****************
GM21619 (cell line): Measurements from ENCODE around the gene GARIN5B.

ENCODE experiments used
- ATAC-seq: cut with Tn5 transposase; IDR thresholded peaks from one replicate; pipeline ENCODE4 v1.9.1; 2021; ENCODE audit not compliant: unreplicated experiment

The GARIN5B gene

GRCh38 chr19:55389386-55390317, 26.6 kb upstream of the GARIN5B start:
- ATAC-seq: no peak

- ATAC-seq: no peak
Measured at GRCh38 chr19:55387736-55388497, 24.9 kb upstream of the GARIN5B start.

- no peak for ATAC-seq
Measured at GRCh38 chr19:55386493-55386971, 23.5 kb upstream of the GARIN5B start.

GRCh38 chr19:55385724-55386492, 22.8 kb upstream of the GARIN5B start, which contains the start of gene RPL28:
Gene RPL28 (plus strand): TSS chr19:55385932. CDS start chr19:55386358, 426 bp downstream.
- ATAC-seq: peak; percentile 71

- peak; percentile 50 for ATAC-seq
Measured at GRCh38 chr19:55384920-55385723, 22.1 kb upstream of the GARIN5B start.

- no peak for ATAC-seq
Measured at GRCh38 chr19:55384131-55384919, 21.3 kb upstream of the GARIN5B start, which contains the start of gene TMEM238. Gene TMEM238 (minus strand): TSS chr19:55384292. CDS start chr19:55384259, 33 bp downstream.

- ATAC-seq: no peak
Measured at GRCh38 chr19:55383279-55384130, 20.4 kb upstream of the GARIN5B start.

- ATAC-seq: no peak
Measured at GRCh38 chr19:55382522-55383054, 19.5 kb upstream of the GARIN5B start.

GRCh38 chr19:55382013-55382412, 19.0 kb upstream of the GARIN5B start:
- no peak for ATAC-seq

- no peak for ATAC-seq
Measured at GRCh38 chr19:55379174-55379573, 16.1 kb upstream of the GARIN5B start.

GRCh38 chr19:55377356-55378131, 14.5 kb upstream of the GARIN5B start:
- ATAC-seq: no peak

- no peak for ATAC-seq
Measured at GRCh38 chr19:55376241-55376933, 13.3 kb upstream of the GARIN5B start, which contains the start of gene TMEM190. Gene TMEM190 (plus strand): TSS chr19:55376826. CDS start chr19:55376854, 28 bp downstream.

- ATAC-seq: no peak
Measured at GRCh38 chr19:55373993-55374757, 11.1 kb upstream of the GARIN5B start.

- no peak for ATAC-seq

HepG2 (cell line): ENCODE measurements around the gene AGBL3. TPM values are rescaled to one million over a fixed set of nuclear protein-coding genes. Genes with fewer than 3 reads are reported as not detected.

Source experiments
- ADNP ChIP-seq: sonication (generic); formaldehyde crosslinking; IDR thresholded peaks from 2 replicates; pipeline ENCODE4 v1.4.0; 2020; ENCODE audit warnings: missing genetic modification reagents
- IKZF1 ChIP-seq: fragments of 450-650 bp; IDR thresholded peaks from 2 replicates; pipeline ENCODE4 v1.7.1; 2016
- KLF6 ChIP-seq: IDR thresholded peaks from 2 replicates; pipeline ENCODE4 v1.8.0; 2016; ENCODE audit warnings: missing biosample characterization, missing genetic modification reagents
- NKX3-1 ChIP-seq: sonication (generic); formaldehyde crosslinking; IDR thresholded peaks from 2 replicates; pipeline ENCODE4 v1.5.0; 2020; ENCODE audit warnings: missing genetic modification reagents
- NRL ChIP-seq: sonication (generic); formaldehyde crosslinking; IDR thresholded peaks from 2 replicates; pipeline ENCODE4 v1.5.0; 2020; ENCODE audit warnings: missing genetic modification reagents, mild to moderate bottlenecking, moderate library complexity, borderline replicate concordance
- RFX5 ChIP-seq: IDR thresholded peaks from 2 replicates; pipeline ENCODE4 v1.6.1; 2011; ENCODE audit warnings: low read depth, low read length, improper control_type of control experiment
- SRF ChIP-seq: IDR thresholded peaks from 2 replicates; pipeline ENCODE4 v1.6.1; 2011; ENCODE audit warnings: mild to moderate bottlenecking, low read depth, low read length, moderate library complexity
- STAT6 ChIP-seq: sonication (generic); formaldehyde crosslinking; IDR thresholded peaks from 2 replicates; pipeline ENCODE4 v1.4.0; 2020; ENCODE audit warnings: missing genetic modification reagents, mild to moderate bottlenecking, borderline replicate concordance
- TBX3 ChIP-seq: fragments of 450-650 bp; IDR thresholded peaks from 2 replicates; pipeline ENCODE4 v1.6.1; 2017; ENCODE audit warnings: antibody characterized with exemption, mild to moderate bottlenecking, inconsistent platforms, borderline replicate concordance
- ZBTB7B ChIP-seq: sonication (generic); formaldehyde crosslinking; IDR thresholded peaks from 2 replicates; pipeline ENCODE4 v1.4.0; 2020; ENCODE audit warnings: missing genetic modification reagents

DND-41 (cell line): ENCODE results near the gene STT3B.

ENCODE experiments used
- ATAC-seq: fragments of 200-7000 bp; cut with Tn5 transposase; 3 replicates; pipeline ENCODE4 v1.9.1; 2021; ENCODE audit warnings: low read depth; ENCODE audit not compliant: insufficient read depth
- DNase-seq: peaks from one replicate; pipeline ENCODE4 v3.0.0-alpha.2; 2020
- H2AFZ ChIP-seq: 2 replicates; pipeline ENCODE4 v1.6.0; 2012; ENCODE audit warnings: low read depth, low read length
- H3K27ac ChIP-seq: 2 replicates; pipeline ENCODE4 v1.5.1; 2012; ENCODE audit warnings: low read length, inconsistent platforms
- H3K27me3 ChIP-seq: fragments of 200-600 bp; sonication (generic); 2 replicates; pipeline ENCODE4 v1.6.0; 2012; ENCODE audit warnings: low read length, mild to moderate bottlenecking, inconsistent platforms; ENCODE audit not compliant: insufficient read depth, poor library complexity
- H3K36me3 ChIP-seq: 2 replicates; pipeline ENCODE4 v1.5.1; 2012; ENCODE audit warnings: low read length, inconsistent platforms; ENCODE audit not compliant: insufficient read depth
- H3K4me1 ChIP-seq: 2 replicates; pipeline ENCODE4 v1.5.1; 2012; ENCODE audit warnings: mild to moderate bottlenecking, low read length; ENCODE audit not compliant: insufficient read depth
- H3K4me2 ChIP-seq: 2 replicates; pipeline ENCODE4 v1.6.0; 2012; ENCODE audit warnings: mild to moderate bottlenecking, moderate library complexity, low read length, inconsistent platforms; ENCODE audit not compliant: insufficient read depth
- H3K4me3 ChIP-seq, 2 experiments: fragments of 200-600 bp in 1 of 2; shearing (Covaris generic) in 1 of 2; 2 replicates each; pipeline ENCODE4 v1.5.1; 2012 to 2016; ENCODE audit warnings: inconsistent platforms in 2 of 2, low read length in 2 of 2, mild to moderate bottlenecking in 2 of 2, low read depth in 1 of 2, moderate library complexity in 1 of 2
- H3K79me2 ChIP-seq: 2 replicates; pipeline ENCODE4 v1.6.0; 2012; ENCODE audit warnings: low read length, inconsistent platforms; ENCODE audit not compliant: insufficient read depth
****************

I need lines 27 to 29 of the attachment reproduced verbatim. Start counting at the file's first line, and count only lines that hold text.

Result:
- ATAC-seq: no peak

- no peak for ATAC-seq
Measured at GRCh38 chr19:55376241-55376933, 13.3 kb upstream of the GARIN5B start, which contains the start of gene TMEM190. Gene TMEM190 (plus strand): TSS chr19:55376826. CDS start chr19:55376854, 28 bp downstream.